LLEWELLYN KING: Future of manufacturing: 3-D printing
Some people are calling it the Third Industrial Revolution. That may be hype, but it is going to be big; probably the biggest thing since the Internet, and nearly as revolutionary.
It is additive manufacturing or three-dimensional printing, most commonly known as 3D printing. It is the process of making three-dimensional solid objects from digital designs.
The first working 3D printer was created by Chuck Hull of 3D Systems Inc. in 1984. Currently, there is a $1.7 billion market for 3D printing. By 2015, that number is expected to double.
In its simplest form, 3D printing uses a polymer or plastic feedstock to make a three-dimensional object from a computer-aided design (CAD). The printers make passes over a platform, depositing thin layer upon thin layer of material, until the design is accurately reproduced. Architects and automobile designers were early users of the technology; they could see what
that new building or car would look like without making a traditional model.
Medicine also has been an early beneficiary. A brain surgeon can make an absolute model of a patient’s head before operating. Take, for example, the case of a child who lost his hearing in one ear because a bone deformity was blocking the canal. The surgeon knew exactly how to proceed, aided by a 3D-printed model of the child’s head.
In another medical example, a large German manufacturer of dental implants and related products has gone from traditional molds to 3D-printed parts. Increasingly, 3D printing is being used to create prosthetic devices.
In Holland, a firm is attempting to print a house. DUS architects in Amsterdam is using a 3D printer which is big enough to make one room at a time for a traditional canal house.
Some parts of modern aircraft are made with 3D printers. General Electric, which bought a feedstock supplier a decade ago, is working on its own additives — as the raw material is known — and will use 3D in its turbine manufacture.
The trick for large, serious manufacturing is in the adaptive feed stock. Not everything can be made of colored plastic. Wood, metal and other materials can and are being used. To get the wooden parts of their canal house right, the Dutch architects are using wood shavings mixed with a polymer. They say the result has all the characteristics of real wood; you can drive a nail into it, plane and saw it.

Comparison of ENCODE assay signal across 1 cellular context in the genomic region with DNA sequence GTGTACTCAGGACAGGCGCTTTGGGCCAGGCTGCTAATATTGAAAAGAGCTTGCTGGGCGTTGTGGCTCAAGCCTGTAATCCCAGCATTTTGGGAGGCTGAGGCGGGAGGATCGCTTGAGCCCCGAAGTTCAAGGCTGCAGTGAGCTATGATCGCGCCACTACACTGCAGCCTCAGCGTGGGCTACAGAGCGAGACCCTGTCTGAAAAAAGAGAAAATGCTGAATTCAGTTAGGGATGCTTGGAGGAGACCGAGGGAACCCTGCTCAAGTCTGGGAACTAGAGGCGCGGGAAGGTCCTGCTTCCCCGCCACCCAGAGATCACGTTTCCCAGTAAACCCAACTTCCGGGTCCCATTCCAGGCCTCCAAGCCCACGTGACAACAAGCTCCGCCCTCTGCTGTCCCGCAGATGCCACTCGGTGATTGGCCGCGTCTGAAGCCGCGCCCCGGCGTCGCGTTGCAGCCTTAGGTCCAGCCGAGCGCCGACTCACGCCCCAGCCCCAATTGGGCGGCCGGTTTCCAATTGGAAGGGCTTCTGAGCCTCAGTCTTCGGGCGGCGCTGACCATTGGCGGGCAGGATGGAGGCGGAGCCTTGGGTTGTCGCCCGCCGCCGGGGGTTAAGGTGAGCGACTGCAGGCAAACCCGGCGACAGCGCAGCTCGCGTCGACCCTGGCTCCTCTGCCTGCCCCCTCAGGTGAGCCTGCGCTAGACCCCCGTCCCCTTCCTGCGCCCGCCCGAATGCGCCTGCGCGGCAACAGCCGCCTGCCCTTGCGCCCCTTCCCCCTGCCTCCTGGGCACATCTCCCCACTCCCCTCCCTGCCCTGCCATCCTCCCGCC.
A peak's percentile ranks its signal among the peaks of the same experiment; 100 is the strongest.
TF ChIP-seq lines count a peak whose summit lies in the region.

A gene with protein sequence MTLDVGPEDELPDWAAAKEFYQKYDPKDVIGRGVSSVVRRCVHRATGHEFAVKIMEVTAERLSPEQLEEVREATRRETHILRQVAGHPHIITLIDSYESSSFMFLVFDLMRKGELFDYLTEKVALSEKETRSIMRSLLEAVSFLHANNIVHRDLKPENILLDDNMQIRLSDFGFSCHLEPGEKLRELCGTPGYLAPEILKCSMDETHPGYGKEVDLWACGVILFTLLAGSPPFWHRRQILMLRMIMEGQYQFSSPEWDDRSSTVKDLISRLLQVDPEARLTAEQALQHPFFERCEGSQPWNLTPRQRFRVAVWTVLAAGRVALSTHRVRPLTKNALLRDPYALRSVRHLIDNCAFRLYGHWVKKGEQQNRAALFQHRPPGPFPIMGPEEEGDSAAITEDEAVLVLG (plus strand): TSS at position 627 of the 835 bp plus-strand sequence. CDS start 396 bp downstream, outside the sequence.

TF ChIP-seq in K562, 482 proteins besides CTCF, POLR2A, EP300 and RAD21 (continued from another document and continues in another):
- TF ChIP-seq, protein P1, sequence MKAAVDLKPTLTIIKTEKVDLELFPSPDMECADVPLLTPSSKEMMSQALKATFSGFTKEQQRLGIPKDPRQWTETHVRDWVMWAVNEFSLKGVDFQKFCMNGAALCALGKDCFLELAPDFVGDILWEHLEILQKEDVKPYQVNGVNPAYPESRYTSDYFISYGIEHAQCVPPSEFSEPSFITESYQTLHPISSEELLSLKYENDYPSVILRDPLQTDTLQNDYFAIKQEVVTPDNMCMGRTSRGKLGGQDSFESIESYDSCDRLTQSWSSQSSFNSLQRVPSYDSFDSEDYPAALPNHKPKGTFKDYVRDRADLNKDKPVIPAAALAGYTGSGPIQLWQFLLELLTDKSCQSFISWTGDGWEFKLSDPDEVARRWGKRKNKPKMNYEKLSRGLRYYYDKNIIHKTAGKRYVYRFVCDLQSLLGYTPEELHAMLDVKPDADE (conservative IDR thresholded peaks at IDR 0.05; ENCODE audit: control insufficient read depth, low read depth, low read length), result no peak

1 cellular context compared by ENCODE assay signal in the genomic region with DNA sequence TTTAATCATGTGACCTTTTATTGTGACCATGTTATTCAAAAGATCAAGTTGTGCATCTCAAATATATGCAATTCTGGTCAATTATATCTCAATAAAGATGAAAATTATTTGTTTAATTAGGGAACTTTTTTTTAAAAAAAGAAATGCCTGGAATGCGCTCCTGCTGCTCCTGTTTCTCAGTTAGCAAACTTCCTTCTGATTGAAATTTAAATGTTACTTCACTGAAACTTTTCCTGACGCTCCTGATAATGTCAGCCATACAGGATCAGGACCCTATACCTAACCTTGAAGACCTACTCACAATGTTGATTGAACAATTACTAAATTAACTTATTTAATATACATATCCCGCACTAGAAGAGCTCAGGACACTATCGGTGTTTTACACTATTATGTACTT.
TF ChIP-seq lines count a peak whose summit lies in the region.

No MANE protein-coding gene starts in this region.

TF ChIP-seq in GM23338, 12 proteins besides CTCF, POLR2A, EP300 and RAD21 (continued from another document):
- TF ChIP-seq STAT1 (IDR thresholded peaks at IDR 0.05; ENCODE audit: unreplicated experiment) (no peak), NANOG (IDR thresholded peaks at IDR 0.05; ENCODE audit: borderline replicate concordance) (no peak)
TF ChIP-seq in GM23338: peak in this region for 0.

Metal objects are created using a technique known as sintering. In this application, metal powder is heated to a point below its melting point and when applied with a laser, it fuses into a sheet. Next year, patents on the metal sintering technology run out. There will be a giant leap forward in the 3D industries when inventors do not have to worry about getting expensive licenses or violating patents inadvertently.
The Pentagon has been excited about 3D printing but has its own set of legacy problems. For example, it is reported to have deployed portable 3D printers to Afghanistan, but the parts they make there have not been certified as required by military rules and congressional fiat. If you make a part in the field, say, for a Humvee, how do you certify it as meeting standards when you are on the move and need to get the Humvee up and running again?
Likewise, as a consumer, if you need a tool or a replacement part for a coffee maker part, do you have the right to make them? Can you be prosecuted as music-downloaders have been? The practice of 3D law also looks set to take off, and firms across the United States are exploring the intriguing legal issues of copyright and patent infringement that 3D printing presents.
So far the market is sharply divided between consumer printers, which sell for under $1,000, and sophisticated, high-end machines that can make parts for aircraft or model a new car. The first machines sold in shops rather than on the Internet are appearing, and UPS is experimenting with putting 3D printers in its stores. The race is on.